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Government

  • Council develops first strategic plan

    It began with a wall covered in sticky notes and scraps of paper, but ended with a rough draft for the county’s first-ever strategic plan.
    Armed with lists of ideas on how to improve the quality of life for county residents, several members of County Council, as well as other county staff members, met in Columbia  from Jan. 14 through Jan. 16 to hammer out ideas at a strategic planning session. Held at the University of South Carolina’s Institute for Governmental Services, the session allowed council to identify and prioritize the needs of the county.

  • Howard elected mayor pro tem

    John Howard jokes that he’ll probably never have to exercise the duties of his newly elected position.
    Howard, who has served on Lancaster City Council since 1982, was elected mayor pro tempore at Tuesday’s meeting. He will assume mayoral duties in Mayor Joe Shaw’s absence.
    But that’s the catch – Shaw is hardly absent.
    Shaw said he’s missed just two council meetings in the nearly 30 years he’s been mayor, and Howard is quite aware of that.

  • Schools conduct surprise searches

    Lancaster County school board members heard an update Tuesday night about the implementation of the district’s new drugs and weapons search initiative at county schools.
    Bryan Vaughn, director of safety and transportation, said in December school officials conducted 13 drug searches under the new policy. One search was conducted at each of the county’s five middle schools and each of the four high schools were searched twice.

  • IL voters OK fire district referendum

    INDIAN LAND – Voters in Indian Land overwhelmingly approved a proposed fire protection tax district in a non-binding advisory referendum Tuesday. The vote was 1,187 in favor and 86 opposed.
    The proposed district would raise money for the Indian Land Volunteer Fire Department through a $75 annual fee assessed on homes. Businesses and other users would be assessed at $75 per 2,500 square feet.
    The vote is intended to help Lancaster County Council members gauge the community’s support for the proposed district.

  • City Council unified on hospitality grants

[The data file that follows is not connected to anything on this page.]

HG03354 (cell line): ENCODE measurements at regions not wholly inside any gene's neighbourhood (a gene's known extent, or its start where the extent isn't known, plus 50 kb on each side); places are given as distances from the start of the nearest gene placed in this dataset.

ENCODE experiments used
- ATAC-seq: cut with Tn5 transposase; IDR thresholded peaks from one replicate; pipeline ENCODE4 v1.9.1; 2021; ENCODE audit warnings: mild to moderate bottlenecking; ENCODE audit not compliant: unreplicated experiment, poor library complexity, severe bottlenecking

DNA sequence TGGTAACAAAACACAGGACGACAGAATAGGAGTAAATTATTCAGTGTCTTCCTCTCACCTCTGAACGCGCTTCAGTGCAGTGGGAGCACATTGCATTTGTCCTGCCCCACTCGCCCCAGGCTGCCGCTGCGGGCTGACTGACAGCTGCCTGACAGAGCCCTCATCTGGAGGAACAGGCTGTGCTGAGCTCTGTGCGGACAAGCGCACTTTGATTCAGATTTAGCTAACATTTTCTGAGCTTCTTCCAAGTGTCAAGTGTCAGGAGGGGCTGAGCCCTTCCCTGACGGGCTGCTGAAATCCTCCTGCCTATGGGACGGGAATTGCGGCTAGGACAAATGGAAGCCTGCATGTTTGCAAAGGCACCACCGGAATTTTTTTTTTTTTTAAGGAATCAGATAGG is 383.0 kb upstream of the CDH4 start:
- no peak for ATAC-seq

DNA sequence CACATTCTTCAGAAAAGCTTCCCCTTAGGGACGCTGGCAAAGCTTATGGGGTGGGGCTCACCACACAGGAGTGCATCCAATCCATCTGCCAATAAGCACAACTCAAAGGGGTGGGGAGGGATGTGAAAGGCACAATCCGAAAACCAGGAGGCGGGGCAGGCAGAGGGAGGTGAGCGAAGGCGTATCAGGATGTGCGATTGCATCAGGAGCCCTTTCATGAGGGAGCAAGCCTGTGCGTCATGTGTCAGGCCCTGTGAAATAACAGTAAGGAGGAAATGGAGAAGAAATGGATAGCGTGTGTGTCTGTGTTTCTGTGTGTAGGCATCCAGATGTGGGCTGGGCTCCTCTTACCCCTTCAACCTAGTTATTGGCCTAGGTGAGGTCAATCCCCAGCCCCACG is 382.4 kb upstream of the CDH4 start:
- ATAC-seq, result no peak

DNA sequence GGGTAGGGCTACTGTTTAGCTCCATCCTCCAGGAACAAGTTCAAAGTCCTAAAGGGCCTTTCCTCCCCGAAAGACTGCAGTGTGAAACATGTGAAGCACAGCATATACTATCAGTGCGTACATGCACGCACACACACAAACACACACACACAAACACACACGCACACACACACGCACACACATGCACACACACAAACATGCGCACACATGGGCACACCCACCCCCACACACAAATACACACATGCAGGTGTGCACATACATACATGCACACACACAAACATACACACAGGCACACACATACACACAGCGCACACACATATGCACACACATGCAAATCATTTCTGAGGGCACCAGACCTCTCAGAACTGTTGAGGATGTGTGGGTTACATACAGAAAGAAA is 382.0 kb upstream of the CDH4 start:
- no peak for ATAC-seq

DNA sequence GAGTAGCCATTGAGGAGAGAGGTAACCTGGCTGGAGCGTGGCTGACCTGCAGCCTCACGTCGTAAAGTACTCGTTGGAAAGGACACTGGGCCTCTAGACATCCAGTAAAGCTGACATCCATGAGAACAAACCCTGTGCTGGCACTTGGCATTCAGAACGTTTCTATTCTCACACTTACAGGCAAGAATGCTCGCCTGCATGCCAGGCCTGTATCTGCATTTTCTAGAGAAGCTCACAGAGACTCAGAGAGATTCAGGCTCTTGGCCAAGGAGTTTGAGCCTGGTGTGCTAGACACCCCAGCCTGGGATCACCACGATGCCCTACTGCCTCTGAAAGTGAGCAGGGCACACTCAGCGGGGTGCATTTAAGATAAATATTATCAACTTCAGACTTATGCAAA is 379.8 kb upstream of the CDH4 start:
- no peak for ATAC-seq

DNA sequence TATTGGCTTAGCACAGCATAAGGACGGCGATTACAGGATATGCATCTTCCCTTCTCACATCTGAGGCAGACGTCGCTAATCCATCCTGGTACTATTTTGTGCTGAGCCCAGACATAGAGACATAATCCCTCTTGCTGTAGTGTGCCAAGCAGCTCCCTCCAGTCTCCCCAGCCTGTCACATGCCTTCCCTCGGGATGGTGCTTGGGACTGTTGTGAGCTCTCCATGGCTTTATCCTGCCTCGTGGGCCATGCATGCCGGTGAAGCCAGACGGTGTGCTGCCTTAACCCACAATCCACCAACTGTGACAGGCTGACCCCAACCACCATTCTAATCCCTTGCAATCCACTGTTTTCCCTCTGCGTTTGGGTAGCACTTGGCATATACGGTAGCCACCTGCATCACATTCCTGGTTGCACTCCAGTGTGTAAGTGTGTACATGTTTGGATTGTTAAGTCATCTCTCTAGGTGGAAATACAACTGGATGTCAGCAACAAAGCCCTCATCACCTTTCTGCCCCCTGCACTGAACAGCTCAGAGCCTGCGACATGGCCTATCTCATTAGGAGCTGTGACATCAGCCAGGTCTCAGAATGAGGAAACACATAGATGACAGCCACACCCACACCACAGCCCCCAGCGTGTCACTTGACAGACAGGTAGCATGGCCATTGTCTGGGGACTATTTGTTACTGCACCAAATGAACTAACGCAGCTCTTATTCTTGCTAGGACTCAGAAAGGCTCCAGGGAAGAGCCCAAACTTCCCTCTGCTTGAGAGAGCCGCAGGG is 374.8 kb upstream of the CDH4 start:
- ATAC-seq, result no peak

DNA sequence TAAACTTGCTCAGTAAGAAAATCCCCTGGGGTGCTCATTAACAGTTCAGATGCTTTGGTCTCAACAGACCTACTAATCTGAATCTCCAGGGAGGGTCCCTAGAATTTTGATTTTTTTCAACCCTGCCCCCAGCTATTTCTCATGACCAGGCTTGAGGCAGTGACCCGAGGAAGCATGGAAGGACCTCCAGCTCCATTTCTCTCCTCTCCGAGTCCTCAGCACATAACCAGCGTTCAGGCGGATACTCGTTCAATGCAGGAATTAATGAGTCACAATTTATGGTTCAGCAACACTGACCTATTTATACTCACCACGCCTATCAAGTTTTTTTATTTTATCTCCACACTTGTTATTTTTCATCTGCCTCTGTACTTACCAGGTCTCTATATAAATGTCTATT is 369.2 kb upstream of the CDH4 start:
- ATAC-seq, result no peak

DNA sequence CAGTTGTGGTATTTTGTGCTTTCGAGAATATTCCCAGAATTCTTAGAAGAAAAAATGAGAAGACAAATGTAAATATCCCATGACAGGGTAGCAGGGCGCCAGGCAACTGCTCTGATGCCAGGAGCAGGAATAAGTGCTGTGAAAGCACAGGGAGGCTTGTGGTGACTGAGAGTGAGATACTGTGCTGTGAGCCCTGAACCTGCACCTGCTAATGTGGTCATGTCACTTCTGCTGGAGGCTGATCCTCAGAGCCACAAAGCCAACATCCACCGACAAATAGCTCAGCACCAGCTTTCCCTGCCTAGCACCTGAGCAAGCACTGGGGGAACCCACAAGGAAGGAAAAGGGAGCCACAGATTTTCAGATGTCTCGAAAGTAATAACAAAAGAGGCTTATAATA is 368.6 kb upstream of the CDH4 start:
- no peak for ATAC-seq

For the first time in a long while, Lancaster City Council did not have lengthy debate about the awarding of grants from the city’s hospitality tax fund.
    Council voted unanimously Tuesday night to approve funding for the second quarter of 2010-11 to the Lancaster Children’s Council and the Lancaster Bruins Booster Club.
    The Children’s Council applied for and was awarded $20,000 for its Prevention of Youth Substance Abuse project.
    The booster club applied for and was awarded $5,000 to make repairs to the Roddey Drive baseball facilities.

  • City receives ‘A’ on audit

    Despite one structural concern, the city of Lancaster received a favorable audit of its 2009-10 budget.
    Blair, Bohle & Whitsitt of Charlotte conducted the audit, which was presented to Lancaster City Council on Tuesday night.
    Accountant Steve Johnston said his firm issued a “clean opinion” of the city’s governmental and business activities, which means things are in good standing. The audit also reviewed each major city fund, its balance and its accounting practices.

  • IL voters overwhelmingly approve fire district

    INDIAN LAND – Voters in Indian Land overwhelmingly approved a proposed fire protection tax district in a non-binding advisory referendum Tuesday.
    The vote was 1,187 in favor and 86 opposed.
    The fire protection district is intended to raise money for the Indian Land Fire Department through a $75 annual fee assessed on homes. Businesses and other users would be assessed at $75 per 2,500 square feet.

  • What’s next in landfill process?

    Landfills are a messy business, though Kathy Sistare wants the public to know that business is now out of the hands of Lancaster County Council.
    Sistare, chairwoman of County Council, has been fielding questions from county residents for weeks about the prospect of a new solid waste landfill being developed at the Mineral Mining Landfill, off S.C. 903 in the Flat Creek area.
    “What we’re trying to get across to people is that Lancaster County is not in the landfill business,” Sistare said.

  • A conflict of interest for county attorneys?

    Several calls were made to The Lancaster News recently asking if there is a conflict of interest in the landfill issue with the county’s attorneys, McNair Law Firm, representing both the county and Waste Management.
    Lancaster County Administrator Steve Willis said the law firm is not representing both clients at this time.  

  • County treasurer dies at age 66

    Mornings won’t be the same for Carrie Helms.
    Helms was used to seeing her boss and county treasurer, R.E. “Dick” Rowell, stop by the office each morning about 10 a.m. She said the office staff would always greet him the same way.
    “They’d holler to him, ‘Good morning, Mr. Rowell,’ and he’d brighten up and just grin from ear to ear,” Helms said. “That just tickled him every time.”